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LOCAL Announcement :: Civil & Human Rights

Emancipation Betrayed - book reading/signing (7/28)

Book Reading and signing
Thursday, July 28, 7:00 pm
at the Resource Center for Nonviolence
There will be time for questions and comments.
Refreshments will be served.
New book documents first statewide civil rights movement in U.S.

Emancipation Betrayed: The Hidden History of Black Organizing and White Violence in Florida from Reconstruction to the Bloody Election of 1920
by Paul Ortiz, Associate Professor of Community Studies University of California, Santa Cruz

Handed down within black families but unknown among historians, the story of black resistance in Florida from Reconstruction until the bloody election of 1920 is an inspiring chapter of U.S. history. Written for a general audience, Emancipation Betrayed focuses on the African American struggle for voting rights while documenting networks of secret societies, fraternal organizations, labor unions, and churches that black Floridians relied on to organize and sustain themselves in the state with the highest lynching rate in the country.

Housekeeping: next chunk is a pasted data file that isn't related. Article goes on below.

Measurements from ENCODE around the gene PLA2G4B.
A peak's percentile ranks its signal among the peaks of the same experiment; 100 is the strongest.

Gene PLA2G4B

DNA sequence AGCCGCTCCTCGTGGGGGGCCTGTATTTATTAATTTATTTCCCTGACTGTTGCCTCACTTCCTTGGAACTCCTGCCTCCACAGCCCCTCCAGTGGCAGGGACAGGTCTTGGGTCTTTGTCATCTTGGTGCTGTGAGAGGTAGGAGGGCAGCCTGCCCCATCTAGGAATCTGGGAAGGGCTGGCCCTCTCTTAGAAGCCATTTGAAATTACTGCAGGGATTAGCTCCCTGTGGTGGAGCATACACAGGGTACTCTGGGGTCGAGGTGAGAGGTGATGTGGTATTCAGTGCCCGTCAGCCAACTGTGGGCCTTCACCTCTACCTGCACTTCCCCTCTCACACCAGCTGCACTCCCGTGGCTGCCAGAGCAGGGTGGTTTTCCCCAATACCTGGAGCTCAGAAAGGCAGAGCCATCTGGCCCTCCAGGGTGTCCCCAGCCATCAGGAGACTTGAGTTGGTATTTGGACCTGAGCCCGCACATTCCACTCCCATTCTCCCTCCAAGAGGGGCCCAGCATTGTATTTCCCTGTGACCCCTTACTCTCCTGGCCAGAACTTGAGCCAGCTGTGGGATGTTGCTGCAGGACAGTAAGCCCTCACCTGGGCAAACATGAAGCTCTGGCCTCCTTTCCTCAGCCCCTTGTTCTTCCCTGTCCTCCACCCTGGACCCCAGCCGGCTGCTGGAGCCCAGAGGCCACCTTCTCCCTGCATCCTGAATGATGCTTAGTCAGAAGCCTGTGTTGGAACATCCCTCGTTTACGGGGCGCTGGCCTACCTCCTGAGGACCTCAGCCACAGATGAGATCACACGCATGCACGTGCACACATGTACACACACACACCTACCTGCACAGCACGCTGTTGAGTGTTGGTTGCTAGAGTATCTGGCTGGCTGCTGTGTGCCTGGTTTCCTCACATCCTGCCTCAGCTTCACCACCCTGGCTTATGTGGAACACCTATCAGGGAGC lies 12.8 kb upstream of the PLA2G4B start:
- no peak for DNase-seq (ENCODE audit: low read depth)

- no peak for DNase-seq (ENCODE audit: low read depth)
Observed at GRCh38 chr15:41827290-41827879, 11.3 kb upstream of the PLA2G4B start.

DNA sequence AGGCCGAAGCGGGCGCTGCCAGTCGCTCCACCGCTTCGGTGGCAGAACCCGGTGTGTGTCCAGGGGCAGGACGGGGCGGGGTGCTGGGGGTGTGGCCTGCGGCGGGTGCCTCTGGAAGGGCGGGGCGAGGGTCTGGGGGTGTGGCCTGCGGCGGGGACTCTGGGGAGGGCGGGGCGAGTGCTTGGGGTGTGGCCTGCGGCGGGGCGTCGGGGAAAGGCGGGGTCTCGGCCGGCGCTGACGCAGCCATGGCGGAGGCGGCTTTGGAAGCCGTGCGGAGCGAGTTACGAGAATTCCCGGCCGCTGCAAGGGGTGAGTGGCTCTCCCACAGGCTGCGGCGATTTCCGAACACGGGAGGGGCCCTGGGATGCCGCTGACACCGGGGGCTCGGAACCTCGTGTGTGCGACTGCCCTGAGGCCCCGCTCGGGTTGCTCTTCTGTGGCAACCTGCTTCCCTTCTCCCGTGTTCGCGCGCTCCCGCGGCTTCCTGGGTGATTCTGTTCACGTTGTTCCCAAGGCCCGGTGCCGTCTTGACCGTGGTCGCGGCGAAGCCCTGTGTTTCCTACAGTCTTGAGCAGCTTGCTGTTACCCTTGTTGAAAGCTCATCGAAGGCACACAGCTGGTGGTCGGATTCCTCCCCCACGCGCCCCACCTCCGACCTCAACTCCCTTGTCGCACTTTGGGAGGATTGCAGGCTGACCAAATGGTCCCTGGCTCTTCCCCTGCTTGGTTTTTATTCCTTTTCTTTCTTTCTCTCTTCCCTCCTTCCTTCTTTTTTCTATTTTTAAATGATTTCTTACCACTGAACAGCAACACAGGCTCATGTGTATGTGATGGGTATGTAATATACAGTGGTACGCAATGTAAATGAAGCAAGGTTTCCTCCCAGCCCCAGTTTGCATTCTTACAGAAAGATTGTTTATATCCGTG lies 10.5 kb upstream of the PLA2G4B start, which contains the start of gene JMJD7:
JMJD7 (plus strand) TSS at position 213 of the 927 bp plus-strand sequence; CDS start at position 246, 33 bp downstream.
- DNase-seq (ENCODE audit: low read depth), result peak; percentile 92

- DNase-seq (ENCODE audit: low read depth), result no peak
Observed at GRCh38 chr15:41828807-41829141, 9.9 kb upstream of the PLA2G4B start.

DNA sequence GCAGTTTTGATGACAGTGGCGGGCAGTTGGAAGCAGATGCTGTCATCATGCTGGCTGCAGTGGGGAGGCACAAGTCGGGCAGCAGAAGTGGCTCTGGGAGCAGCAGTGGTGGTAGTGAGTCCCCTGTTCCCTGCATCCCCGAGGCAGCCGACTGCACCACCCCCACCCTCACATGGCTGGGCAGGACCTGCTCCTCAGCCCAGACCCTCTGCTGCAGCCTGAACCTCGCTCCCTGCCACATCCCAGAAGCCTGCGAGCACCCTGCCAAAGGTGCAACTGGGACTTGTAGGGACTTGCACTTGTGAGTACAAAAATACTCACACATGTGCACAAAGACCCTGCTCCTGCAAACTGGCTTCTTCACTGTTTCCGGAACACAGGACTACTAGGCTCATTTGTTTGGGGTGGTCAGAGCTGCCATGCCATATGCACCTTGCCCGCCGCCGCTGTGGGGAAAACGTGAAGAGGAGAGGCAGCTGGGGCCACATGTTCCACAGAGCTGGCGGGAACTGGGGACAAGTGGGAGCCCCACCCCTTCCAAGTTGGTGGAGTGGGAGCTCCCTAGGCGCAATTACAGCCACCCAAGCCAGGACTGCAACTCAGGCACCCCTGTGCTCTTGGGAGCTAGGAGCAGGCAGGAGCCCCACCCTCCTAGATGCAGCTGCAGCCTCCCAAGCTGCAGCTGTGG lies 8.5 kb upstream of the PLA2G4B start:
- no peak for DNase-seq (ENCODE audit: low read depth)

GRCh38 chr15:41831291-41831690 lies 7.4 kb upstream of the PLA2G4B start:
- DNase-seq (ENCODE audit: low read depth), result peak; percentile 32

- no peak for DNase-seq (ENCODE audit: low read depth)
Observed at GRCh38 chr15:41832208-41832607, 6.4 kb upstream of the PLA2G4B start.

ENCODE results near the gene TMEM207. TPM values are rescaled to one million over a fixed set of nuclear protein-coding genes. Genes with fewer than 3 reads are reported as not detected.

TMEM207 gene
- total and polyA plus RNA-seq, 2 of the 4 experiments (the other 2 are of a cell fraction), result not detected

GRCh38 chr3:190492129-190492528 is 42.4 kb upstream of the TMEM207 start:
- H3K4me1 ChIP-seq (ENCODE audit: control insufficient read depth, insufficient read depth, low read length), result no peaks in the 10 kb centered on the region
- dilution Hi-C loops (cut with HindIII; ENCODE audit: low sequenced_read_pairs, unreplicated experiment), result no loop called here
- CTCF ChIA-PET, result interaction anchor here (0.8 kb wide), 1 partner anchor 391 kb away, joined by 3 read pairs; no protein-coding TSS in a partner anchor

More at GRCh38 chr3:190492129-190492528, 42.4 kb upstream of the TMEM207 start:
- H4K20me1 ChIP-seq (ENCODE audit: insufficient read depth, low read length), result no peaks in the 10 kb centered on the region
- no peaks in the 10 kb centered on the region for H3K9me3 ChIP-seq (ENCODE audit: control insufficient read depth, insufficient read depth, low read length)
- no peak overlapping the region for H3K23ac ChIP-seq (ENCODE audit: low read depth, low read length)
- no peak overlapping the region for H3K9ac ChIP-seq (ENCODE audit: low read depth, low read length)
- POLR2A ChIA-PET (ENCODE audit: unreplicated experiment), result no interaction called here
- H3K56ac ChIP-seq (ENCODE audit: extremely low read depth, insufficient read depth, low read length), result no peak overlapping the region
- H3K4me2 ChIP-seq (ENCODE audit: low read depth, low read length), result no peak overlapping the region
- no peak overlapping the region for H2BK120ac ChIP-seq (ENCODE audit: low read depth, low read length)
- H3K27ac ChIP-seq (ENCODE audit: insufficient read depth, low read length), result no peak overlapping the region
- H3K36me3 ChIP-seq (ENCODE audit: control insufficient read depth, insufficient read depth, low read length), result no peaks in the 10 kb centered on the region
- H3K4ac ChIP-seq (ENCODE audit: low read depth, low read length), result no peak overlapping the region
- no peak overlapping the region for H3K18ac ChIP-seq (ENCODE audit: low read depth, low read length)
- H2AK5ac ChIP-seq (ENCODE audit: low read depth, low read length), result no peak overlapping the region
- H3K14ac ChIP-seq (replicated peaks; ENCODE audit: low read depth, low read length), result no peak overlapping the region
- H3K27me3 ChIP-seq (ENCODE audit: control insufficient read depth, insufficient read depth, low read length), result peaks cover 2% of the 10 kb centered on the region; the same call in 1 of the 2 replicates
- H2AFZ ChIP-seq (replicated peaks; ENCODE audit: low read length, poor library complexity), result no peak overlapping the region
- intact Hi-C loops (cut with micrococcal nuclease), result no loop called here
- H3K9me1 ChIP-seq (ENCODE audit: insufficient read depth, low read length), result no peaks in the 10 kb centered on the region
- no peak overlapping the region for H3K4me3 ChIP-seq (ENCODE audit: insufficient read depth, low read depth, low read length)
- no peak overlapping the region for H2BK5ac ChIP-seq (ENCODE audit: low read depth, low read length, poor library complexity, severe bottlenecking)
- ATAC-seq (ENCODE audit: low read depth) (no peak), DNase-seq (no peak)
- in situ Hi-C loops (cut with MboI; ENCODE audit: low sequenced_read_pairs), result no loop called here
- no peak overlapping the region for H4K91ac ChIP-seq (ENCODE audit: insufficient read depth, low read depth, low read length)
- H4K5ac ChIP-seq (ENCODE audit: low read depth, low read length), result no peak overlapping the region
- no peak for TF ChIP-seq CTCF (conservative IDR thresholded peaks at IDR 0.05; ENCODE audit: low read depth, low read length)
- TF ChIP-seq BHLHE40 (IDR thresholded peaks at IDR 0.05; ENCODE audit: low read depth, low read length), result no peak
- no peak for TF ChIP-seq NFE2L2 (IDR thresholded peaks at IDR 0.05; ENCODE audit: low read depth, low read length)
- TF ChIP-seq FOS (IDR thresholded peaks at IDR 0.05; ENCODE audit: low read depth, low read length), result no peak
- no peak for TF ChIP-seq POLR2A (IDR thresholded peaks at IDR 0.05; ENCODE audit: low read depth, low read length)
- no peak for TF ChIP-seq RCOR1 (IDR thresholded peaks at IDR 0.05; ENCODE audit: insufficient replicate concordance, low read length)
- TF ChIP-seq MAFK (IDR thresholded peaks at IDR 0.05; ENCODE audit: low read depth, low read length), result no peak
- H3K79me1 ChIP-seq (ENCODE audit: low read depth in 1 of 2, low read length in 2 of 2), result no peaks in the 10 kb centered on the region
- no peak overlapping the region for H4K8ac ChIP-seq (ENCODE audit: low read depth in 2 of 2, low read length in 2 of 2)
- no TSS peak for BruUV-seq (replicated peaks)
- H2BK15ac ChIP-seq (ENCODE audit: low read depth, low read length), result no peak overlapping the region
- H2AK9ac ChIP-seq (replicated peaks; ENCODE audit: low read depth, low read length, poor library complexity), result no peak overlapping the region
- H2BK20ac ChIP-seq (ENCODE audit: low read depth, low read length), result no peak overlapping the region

"They created the first statewide civil rights movement in U.S. history," said Ortiz. "This book is really about what happens when people are faced with political terrorism--how they challenge that and find the courage and self-confidence needed to put together a social movement."

"Paul Ortiz's lyrical and closely argued study introduces us to unknown generations of freedom fighters for whom organizing democratically became in every sense a way of life. Ortiz changes the very ways we think of Southern history as he shows in marvelous detail how Black Floridians came together to defend themselves in the face of terror, to bury their dead, to challenge Jim Crow, to vote, and to dream."--David R. Roediger, author of Colored White: Transcending the Racial Past

Paul Ortíz serves as an associate professor in the Department of Community Studies, at the University of California, Santa Cruz. He is co-author of Remembering Jim Crow: African Americans Tell About Life in the Jim Crow South and a recipient of the 2002 Lillian Smith Book Prize. Paul's oral history interview work with African American survivors of segregation was heard on a two-part documentary program on segregation titled "Remembering Jim Crow" that aired on National Public Radio’s Morning Edition in 2002 and has been re-broadcast on stations in the US and abroad.

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